Tennessee’s Republican senators say the White House didn’t meaningfully consult with them on President Joe Biden’s nominee to a seat in their state on the U.S. Court of Appeals for the Sixth Circuit.
“It is very disappointing that the Biden Administration, which promised bipartisanship, disregarded the longstanding tradition of substantively consulting with home-state senators on judicial nominees,” Sens. Marsha Blackburn and Bill Hagerty said in a joint statement.
While their backing might be helpful in the evenly divided Senate, Blackburn and Hagerty’s support for the nomination isn’t needed for the circuit nominee to move forward since Republicans changed a Senate norm in 2018. Judicial nominees can advance with a simple majority vote and circuit picks don’t need home-state senator support.
The statement comes after Biden nominated Andre Mathis, a Memphis-based lawyer at Butler Snow LLP, to the Sixth Circuit. Mathis’ nomination marks Biden’s first circuit court pick for a seat in a state with at least one Republican senator.
“We attempted to work in good faith with the White House in identifying qualified candidates for this position, but ultimately, the White House simply informed us of its choice,” the Tennessee senators said.
The White House characterized the discussions with the Tennessee senators differently.
“We were grateful to discuss potential candidates for the Sixth Circuit with both Tennessee Senators’ offices starting several months ago, and are enthusiastic about Andre Mathis’s historic nomination,” White House spokesman Andrew Bates said.
“The White House regularly consults with home state senators on both sides of the aisle regarding vacancies in their state and will continue to do so in good faith,” Bates said.
Of the 10 remaining circuit court vacancies Biden has to fill without a pending nominee, five are in states with at least one Republican senator.
The precedent set by Republicans for circuit vacancies will allow that nomination to go forward regardless of whether Blackburn and Hagerty support the nomination.
During the Trump administration, then-Senate Judiciary Committee Chair Chuck Grassley (R-Iowa) elected not to honor the “blue slip” rule for circuit judges. Previously, if a senator didn’t signify support of a nominee by returning a document known as a “blue slip,” that nominee generally wouldn’t advance.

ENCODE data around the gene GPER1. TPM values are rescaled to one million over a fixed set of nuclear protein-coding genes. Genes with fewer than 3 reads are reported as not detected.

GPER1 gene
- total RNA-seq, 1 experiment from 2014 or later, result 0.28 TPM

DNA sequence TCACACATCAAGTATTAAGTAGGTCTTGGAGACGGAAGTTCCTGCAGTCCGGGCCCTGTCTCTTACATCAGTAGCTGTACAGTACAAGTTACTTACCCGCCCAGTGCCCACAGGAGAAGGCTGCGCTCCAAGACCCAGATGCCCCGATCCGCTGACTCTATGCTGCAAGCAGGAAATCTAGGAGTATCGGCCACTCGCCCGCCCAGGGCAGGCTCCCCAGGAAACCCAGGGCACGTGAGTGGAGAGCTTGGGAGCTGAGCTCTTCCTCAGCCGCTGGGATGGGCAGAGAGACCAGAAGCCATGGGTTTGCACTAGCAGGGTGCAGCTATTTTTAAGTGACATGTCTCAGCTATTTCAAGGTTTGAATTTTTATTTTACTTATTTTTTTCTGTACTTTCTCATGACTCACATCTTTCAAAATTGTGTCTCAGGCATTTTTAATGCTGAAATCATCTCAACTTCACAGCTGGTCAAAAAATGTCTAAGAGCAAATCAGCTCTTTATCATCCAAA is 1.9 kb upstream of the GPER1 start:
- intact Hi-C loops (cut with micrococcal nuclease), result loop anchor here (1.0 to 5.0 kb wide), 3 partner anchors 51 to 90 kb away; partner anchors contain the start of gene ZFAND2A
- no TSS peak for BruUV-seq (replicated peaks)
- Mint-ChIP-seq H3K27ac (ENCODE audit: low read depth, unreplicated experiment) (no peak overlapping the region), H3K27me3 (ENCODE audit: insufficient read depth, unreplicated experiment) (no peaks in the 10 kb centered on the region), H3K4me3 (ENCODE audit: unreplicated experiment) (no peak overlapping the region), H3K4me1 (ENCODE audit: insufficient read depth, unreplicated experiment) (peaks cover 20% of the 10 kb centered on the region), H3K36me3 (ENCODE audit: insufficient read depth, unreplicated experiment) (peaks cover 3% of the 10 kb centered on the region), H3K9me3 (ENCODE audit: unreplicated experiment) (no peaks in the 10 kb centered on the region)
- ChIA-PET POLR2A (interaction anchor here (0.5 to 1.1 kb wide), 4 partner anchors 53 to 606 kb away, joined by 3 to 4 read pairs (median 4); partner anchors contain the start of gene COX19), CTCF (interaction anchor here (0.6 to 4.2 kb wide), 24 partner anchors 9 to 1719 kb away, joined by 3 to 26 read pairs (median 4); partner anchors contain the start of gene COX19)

Doing away with the practice made it easier for Trump to fill the appeals courts quickly. And Democrats, who now control the Senate, are playing by the same rules.
Biden’s nomination of Mathis, a corporate law partner, also didn’t thrill progressives, who want to see more professional diversity on the bench. Corporate lawyers and federal prosecutors are historically common professional backgrounds for federal judicial nominees.
Biden so far has prioritized nominating public defenders, civil rights lawyers, and union-side labor lawyers to the circuit courts, said Chris Kang, co-founder and chief counsel of progressive judicial advocacy group Demand Justice. With his Sixth Circuit nomination he went on “a different track.”
“I assume the reason that he’s done this is because he’s trying to—notwithstanding the fact that blue slips don’t matter anymore for circuit court nominees—he’s trying to find a candidate who he believes the Republican home-state senators will support,” Kang said.
Kang, who handled nominations for the Obama administration, said he understood why Biden might be trying to reach consensus on circuit picks in states with a Republican, but hopes the administration won’t have two separate models for circuit nominees in states with Republican senators and states without.